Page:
Two Blocks Away: Tangible Interface Empowered By Serverless Technology

Two Blocks Away (TBA) was the main attraction at Cloudreach’s booth during AWS re:Invent 2018 in Las Vegas. To play the game, players need to solve puzzles by selecting and arranging physical blocks. Over 400 participants took on the challenge during re:Invent 2018, and many were intrigued by its tangible interaction experience.

Let’s take a look at the game in action:

Our interactive demo Two Blocks Away is up and running 🎉🎉🎉 come to play our very fun game, test your AWS knowledge and be an architect for one day - you will also have a chance to win $150 Amazon voucher. See you at re:Invent booth 424! #awsreinvent #cloudreach pic.twitter.com/M7G6XckgjP

— Cloudreach (@Cloudreach) November 26, 2018

TBA players are presented with a series of on-screen, cloudy architecture puzzles. The aim of the game is to fill in the blanks with the correct AWS service printed on the physical blocks. With the blocks in place (with the correct sides facing up), the players push a button to submit the answer.

The combination of graphic interfaces and tangible interactions provides a playful and intuitive experience, much like playing with Lego blocks in our childhood. But tangible interfaces are traditionally considered challenging to implement for its reliance on hardware. TBA provides an interface that allows players to interact with by flipping and moving physical blocks, using only minimum electronic hardware (just a Raspberry Pi camera) and cloud-native serverless technology.  

The Two Blocks Away architecture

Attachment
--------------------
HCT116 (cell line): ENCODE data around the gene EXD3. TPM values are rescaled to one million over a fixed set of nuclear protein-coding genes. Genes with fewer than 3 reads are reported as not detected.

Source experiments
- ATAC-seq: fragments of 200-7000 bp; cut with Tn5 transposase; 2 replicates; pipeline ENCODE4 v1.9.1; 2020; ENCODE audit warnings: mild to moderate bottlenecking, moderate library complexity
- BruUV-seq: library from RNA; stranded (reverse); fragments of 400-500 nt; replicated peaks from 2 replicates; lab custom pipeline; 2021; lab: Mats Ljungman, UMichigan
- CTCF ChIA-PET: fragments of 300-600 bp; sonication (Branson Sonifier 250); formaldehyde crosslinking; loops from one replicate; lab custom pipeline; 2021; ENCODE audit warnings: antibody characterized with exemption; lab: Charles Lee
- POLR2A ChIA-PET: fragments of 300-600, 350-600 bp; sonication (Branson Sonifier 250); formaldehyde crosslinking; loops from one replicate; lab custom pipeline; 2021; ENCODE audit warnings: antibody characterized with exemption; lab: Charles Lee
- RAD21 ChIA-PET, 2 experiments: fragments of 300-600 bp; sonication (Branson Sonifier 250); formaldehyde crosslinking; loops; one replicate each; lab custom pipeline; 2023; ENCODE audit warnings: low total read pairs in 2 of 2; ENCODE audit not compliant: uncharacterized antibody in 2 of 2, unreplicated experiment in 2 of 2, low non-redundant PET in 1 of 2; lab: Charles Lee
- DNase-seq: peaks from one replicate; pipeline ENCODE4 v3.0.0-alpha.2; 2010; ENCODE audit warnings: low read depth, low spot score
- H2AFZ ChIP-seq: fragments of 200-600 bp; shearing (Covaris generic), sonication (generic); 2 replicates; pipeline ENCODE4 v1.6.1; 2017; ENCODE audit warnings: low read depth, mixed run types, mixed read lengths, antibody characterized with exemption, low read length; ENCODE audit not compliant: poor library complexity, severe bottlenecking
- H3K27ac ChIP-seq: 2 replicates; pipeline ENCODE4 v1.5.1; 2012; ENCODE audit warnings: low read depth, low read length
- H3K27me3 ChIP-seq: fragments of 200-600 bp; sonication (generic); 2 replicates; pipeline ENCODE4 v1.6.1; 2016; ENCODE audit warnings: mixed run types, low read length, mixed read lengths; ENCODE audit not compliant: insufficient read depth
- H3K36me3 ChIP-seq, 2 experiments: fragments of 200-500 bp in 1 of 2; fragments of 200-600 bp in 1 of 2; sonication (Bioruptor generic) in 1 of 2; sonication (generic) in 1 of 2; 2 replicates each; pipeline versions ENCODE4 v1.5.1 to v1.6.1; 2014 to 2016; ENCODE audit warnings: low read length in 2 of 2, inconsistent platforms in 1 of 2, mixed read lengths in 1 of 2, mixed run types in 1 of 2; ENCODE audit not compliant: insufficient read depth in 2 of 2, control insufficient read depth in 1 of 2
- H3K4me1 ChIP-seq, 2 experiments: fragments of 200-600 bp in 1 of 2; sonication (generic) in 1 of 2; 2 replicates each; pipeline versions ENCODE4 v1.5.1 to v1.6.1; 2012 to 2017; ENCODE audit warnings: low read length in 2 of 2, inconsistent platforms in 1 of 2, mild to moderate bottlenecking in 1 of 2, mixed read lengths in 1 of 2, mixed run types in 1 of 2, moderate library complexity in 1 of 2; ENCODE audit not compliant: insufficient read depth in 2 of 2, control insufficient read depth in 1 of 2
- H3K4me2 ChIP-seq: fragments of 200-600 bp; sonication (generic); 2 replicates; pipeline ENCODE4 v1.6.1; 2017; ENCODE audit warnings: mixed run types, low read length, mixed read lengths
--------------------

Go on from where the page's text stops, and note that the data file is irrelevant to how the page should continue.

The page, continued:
As introduced in a previous post, the key technology in TBA is Amazon Rekognition, an image recognition API offered by AWS. In order to provide a complete end-to-end game experience, some other AWS services were later introduced, such as AWS Greengrass and AWS IoT Device Shadow. This article will talk more in-depth about how these cloud services are used together to achieve tangible interaction in TBA.

The following diagram offers an overview of the final architecture.

TBA Architecture  

The web application is written in react.js. It consists of the main game screen, the sign-up page and the leaderboard. The web app is hosted in S3 as a static website and distributed by CloudFront.

For the physical devices, the diagram below shows how they are set up: A Raspberry Pi with a camera is mounted over the game screen and the blocks, and a physical button is connected to another Raspberry Pi.

TBA Set Up

How do components talk to each other?

In TBA, all the communication between different components are made through AWS IoT MQTT message broker. For example, the game screen subscribes to a topic called "TBA/Game/Start", whenever a player signs up, a new message is published to this topic, so the subscriber gets this message and a new game starts.  

  • AWS IoT Message Broker

AWS IoT is a collection of services, among which the Message Broker is one of the most fundamental services. The AWS IoT message broker is a publish/subscribe broker service that enables the sending and receiving of messages to and from AWS IoT. The message broker uses topics to route messages from publishing clients to subscribing clients, over MQTT protocol.